Dating back to slavery, people like Frederick Douglass, Harriet Tubman, and Soujourner Truth were abolitionists seeking to abolish slavery.
Emancipation happened. But slavery took on a new form - which calls for a new response.
Prison abolitionists are activists, thinkers, and community members who want to completely get rid of prisons and jails!
While some may think that’s absurd, there’s a direct line between slavery, Jim Crow apartheid laws, and the prison system as we know it. Prisons today are NOT what many think.
Since enslaved Africans were brought to the Americas, racists put laws into place targeting Black people for arrest, imprisonment and, once again, forced labor. As the U.S. Constitution makes clear, the prison system is used as an extension, or replacement, of slavery.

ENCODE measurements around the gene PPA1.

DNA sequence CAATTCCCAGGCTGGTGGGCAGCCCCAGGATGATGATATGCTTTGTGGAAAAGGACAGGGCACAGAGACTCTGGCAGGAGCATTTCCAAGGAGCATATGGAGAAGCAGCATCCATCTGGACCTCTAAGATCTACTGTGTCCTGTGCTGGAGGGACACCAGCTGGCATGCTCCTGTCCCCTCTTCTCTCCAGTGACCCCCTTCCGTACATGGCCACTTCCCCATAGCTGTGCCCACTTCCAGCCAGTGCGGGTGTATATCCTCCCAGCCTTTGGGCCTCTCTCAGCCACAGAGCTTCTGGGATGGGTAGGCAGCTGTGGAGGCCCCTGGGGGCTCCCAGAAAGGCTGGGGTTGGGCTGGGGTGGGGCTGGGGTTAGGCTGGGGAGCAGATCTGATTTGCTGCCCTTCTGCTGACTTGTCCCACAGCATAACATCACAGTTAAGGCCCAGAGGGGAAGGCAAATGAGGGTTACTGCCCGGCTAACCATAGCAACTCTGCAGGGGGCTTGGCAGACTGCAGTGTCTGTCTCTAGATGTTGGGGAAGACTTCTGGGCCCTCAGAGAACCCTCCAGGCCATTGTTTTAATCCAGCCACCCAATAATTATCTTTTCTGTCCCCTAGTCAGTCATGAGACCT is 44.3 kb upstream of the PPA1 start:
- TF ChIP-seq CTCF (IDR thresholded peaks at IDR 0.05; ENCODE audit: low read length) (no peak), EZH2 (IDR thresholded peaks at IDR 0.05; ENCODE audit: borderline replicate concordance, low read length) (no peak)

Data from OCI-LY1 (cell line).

This is the foundation of abolitionism.
Prison abolitionists like Angela Davis, George Jackson, and Ruth Wilson Gilmore also challenge the idea that prisons actually work. Even the U.S. Department of Justice agrees that imprisonment does NOT reduce crime! It’s also cruel, dehumanizing, and often torturous.
Since interventions like reducing poverty, access to living wages, and reducing inequality DO reduce crime, abolitionists make a sound argument for changing our thinking.
In order to eliminate prisons, you have to create a society where prisons are unnecessary. To do that, everyone needs access to resources like healthcare, education, and housing, and we need to build community-based responses to crime.
As we build this society, we get closer to liberation!